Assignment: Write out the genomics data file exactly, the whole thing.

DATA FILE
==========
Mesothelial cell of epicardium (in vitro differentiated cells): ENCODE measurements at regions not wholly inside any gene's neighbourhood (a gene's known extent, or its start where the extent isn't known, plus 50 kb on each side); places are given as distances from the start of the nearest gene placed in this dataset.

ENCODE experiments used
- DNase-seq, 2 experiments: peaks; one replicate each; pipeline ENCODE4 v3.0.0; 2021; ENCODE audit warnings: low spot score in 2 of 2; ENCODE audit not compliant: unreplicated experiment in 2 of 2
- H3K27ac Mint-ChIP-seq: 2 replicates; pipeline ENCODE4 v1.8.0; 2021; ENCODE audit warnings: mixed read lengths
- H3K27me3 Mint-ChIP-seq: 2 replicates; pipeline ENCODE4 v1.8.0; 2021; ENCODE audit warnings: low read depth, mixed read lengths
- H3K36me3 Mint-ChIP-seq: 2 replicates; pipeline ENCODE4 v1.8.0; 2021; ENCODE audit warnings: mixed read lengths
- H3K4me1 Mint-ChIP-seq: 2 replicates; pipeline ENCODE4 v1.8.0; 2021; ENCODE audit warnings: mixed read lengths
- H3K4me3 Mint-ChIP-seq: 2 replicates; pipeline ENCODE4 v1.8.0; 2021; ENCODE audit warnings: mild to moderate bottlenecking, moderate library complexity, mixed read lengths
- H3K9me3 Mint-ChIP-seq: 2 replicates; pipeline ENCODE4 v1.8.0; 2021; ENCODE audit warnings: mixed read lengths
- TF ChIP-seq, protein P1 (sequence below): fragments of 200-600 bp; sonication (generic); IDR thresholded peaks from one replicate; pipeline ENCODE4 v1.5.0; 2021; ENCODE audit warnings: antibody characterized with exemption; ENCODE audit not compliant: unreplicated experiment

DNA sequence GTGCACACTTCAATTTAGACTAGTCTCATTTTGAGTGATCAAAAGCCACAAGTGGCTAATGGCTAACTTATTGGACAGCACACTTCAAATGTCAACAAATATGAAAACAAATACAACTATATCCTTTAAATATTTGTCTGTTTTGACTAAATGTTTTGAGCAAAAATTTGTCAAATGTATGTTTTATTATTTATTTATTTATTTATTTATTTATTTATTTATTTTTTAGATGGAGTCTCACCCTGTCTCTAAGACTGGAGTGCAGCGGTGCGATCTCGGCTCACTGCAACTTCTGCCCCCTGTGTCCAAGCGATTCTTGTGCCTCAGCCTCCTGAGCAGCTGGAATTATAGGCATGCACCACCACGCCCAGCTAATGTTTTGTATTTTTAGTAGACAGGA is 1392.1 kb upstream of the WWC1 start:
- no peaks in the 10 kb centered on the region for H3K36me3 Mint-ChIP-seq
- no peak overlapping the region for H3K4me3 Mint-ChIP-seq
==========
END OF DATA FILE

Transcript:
Mesothelial cell of epicardium (in vitro differentiated cells): ENCODE measurements at regions not wholly inside any gene's neighbourhood (a gene's known extent, or its start where the extent isn't known, plus 50 kb on each side); places are given as distances from the start of the nearest gene placed in this dataset.

ENCODE experiments used
- DNase-seq, 2 experiments: peaks; one replicate each; pipeline ENCODE4 v3.0.0; 2021; ENCODE audit warnings: low spot score in 2 of 2; ENCODE audit not compliant: unreplicated experiment in 2 of 2
- H3K27ac Mint-ChIP-seq: 2 replicates; pipeline ENCODE4 v1.8.0; 2021; ENCODE audit warnings: mixed read lengths
- H3K27me3 Mint-ChIP-seq: 2 replicates; pipeline ENCODE4 v1.8.0; 2021; ENCODE audit warnings: low read depth, mixed read lengths
- H3K36me3 Mint-ChIP-seq: 2 replicates; pipeline ENCODE4 v1.8.0; 2021; ENCODE audit warnings: mixed read lengths
- H3K4me1 Mint-ChIP-seq: 2 replicates; pipeline ENCODE4 v1.8.0; 2021; ENCODE audit warnings: mixed read lengths
- H3K4me3 Mint-ChIP-seq: 2 replicates; pipeline ENCODE4 v1.8.0; 2021; ENCODE audit warnings: mild to moderate bottlenecking, moderate library complexity, mixed read lengths
- H3K9me3 Mint-ChIP-seq: 2 replicates; pipeline ENCODE4 v1.8.0; 2021; ENCODE audit warnings: mixed read lengths
- TF ChIP-seq, protein P1 (sequence below): fragments of 200-600 bp; sonication (generic); IDR thresholded peaks from one replicate; pipeline ENCODE4 v1.5.0; 2021; ENCODE audit warnings: antibody characterized with exemption; ENCODE audit not compliant: unreplicated experiment

DNA sequence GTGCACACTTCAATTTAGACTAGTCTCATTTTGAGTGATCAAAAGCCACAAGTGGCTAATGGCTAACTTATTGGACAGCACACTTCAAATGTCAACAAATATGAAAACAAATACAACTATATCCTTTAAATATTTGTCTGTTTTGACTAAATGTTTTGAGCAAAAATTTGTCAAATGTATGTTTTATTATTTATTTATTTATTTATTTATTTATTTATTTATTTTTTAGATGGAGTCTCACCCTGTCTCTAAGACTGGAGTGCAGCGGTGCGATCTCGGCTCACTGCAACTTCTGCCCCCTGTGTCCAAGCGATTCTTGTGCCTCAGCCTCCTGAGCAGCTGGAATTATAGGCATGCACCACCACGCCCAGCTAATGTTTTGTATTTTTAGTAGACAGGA is 1392.1 kb upstream of the WWC1 start:
- no peaks in the 10 kb centered on the region for H3K36me3 Mint-ChIP-seq
- no peak overlapping the region for H3K4me3 Mint-ChIP-seq